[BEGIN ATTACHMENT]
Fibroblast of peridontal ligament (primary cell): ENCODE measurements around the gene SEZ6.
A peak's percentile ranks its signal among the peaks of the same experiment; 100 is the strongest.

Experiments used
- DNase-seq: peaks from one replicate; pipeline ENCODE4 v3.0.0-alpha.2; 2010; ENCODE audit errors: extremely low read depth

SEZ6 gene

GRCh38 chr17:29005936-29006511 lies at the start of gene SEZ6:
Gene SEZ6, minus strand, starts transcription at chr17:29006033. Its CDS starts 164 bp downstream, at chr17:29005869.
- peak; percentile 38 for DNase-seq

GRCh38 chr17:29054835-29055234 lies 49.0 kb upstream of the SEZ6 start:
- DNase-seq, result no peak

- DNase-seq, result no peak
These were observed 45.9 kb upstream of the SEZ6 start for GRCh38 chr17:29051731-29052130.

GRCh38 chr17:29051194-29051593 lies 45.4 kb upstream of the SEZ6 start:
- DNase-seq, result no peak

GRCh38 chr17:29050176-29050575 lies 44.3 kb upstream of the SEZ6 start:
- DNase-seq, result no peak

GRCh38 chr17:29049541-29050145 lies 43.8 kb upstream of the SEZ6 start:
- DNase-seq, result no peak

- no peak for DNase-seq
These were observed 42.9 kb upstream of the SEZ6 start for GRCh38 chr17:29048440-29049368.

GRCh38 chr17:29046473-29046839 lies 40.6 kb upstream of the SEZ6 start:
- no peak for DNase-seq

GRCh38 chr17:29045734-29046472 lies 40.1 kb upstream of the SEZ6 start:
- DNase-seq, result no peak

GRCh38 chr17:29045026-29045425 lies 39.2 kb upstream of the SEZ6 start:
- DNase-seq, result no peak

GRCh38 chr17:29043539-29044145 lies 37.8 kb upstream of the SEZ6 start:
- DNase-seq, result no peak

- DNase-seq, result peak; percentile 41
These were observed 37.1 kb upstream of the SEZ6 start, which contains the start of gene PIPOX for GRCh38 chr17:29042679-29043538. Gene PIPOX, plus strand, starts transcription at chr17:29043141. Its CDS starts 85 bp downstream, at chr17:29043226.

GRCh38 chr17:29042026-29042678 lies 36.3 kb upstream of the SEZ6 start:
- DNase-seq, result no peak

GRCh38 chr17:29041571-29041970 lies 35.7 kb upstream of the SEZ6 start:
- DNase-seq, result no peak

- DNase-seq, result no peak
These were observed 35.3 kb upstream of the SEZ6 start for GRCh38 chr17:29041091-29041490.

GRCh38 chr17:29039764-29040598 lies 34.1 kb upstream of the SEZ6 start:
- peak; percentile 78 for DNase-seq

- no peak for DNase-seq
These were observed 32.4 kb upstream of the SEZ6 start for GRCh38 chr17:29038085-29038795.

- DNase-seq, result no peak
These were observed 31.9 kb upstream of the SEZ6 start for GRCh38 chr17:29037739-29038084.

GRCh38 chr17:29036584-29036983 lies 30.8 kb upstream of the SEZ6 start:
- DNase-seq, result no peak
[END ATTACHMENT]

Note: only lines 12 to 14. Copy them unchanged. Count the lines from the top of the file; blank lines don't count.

These were observed 45.9 kb upstream of the SEZ6 start for GRCh38 chr17:29051731-29052130.

GRCh38 chr17:29051194-29051593 lies 45.4 kb upstream of the SEZ6 start:
- DNase-seq, result no peak